Table of Contents

Investigating Welfare State Change

Investigating Welfare State Change

The ‘Dependent Variable Problem’ in Comparative Analysis

Edited by Jochen Clasen and Nico A. Siegel

With contributions from leading international scholars, this important book presents a comprehensive examination of conventional indicators (such as social spending), available alternatives (including social rights and conditionality), as well as principal concepts of how to capture change (for example convergence and de-familization). By providing an in-depth discussion of the most salient aspects of the ‘dependent variable problem’, the editors aim to enable a more cumulative build-up of empirical evidence and contribute to constructive theoretical debates about the causes of welfare state change. The volume also offers valuable suggestions as to how the problem might be tackled within empirical cross-national analyses of modern welfare states.

Chapter 7: Welfare State Generosity Across Space and Time

Lyle Scruggs

Subjects: social policy and sociology, comparative social policy, welfare states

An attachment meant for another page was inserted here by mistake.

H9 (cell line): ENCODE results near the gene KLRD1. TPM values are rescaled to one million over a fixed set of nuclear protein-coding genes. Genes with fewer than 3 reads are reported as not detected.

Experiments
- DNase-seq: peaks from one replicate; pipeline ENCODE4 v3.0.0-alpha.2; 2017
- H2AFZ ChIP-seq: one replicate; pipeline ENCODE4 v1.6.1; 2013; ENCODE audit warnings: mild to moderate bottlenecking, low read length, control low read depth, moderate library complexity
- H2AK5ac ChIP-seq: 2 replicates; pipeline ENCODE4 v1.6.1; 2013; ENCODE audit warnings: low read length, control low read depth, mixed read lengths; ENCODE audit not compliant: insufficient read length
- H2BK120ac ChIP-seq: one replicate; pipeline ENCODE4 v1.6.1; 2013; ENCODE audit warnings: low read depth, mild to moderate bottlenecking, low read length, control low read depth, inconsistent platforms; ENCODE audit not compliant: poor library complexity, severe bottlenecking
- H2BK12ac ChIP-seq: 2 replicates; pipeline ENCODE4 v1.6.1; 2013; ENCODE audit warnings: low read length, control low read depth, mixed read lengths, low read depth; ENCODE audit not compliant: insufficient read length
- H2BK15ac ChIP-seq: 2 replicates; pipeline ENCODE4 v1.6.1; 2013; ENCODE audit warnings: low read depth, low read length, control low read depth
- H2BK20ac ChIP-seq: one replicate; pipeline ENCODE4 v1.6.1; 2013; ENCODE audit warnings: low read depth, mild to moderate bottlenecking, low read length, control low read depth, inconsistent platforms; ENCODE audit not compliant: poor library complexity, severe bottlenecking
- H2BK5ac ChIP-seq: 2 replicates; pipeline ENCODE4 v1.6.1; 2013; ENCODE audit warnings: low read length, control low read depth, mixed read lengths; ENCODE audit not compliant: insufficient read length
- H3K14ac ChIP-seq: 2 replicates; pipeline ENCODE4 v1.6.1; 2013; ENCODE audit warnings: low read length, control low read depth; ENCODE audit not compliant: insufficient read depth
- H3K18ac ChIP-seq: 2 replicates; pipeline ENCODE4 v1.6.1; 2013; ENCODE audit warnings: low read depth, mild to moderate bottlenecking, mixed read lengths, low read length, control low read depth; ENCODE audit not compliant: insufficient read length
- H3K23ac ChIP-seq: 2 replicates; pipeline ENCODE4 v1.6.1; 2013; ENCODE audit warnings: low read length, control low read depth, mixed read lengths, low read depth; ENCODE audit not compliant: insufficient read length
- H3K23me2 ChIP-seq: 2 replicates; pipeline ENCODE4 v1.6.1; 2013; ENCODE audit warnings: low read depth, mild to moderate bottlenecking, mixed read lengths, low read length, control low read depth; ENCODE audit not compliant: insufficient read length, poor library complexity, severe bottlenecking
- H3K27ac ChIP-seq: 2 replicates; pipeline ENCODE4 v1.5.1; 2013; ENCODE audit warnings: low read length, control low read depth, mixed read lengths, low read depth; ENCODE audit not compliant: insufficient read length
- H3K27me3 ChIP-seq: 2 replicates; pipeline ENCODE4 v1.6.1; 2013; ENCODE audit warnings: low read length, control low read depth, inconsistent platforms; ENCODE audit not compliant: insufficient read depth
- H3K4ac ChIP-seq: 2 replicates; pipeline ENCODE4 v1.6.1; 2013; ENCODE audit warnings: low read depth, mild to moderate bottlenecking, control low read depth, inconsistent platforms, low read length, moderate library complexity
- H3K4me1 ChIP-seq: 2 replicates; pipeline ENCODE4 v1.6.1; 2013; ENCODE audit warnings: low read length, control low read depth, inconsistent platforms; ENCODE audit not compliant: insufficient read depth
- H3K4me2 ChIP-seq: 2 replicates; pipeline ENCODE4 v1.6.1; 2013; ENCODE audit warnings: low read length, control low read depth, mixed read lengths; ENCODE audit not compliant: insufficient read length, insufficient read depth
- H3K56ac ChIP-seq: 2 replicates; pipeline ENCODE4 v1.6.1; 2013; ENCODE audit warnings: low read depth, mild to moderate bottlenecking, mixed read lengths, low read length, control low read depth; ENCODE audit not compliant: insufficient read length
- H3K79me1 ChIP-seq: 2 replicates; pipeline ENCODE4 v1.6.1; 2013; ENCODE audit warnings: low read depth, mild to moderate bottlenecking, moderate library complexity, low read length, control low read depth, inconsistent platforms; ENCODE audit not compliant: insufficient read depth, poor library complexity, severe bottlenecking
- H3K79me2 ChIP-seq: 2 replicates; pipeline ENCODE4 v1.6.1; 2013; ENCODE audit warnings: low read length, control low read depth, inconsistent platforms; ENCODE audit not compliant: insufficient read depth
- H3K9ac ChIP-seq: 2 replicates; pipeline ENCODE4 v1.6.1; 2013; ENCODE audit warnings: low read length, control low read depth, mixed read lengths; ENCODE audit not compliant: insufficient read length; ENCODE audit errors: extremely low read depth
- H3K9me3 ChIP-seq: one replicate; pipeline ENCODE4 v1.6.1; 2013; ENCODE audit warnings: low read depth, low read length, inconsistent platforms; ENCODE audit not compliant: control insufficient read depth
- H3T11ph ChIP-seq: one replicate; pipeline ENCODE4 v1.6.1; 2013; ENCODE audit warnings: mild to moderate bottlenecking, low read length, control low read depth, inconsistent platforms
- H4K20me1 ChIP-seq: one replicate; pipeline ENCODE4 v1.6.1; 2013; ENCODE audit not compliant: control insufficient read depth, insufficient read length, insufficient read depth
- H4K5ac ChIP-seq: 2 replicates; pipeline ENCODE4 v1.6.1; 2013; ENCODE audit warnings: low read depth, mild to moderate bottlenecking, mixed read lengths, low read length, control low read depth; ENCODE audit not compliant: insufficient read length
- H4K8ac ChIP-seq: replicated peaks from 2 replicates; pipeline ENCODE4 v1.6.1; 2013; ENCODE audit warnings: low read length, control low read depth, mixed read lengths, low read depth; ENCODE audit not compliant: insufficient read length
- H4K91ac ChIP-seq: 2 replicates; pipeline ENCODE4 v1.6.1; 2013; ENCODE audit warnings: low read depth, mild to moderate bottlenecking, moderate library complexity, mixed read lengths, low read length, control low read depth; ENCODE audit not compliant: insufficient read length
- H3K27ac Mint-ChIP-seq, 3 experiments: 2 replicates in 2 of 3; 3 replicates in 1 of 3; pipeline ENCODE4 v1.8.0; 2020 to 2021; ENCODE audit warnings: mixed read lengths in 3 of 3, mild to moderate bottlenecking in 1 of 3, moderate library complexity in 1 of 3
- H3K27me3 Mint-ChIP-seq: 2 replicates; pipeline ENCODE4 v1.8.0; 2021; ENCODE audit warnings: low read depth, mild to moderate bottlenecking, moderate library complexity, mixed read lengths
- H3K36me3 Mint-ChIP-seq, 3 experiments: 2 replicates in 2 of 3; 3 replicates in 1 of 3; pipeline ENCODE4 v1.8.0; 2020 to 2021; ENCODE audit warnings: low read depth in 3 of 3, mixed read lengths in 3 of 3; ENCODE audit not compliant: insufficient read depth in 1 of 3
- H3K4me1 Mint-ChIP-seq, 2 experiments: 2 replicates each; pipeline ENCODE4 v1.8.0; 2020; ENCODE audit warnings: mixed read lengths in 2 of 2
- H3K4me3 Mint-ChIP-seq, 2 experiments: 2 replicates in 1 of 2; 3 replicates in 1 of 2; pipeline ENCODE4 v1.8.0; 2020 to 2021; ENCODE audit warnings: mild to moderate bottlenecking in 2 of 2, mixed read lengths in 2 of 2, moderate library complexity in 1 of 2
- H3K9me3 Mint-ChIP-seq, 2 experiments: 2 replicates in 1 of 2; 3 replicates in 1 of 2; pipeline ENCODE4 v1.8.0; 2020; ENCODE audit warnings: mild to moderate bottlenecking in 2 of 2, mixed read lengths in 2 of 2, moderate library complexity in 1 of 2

Lyle Scruggs INTRODUCTION Comparative analyses of welfare state reforms have relied overwhelmingly on public spending data as the indicator of welfare state commitment and change. However, scholars have long emphasized the problems with spending outputs and also stressed the importance of programmatic elements of welfare state policies. One particular focus has been on national commitment to social citizenship rights. This general line of research has offered few alternative measures that are compatible with comparative analysis across many countries and long periods of time. Those that do exist, such as the Social Citizenship Indicators project at the Swedish Institute of Social Research, are not generally available to scholars (see Kangas and Palme, Chapter 6, this volume). This has led to two reinforcing cleavages in welfare state research: largen comparisons of many countries testing general theories but relying on spending data as proxies of welfare state generosity (or effort), and smalln comparisons with sui generis data sets that propose and demonstrate, but seldom really test, hypotheses. Both sides of the cleavage are subject to specific scientific limitations and advantages. For its part, the ‘large-n camp’ focuses on honing a well developed (if not uniform) set of empirical data to test analytical models and theories, but may be consistently misspecifying what the welfare state is. The more qualitative camp, by contrast, can often claim a more nuanced set of concepts, but lacks quantifiable leverage for scientific verification, or, in the case of single country studies, any...

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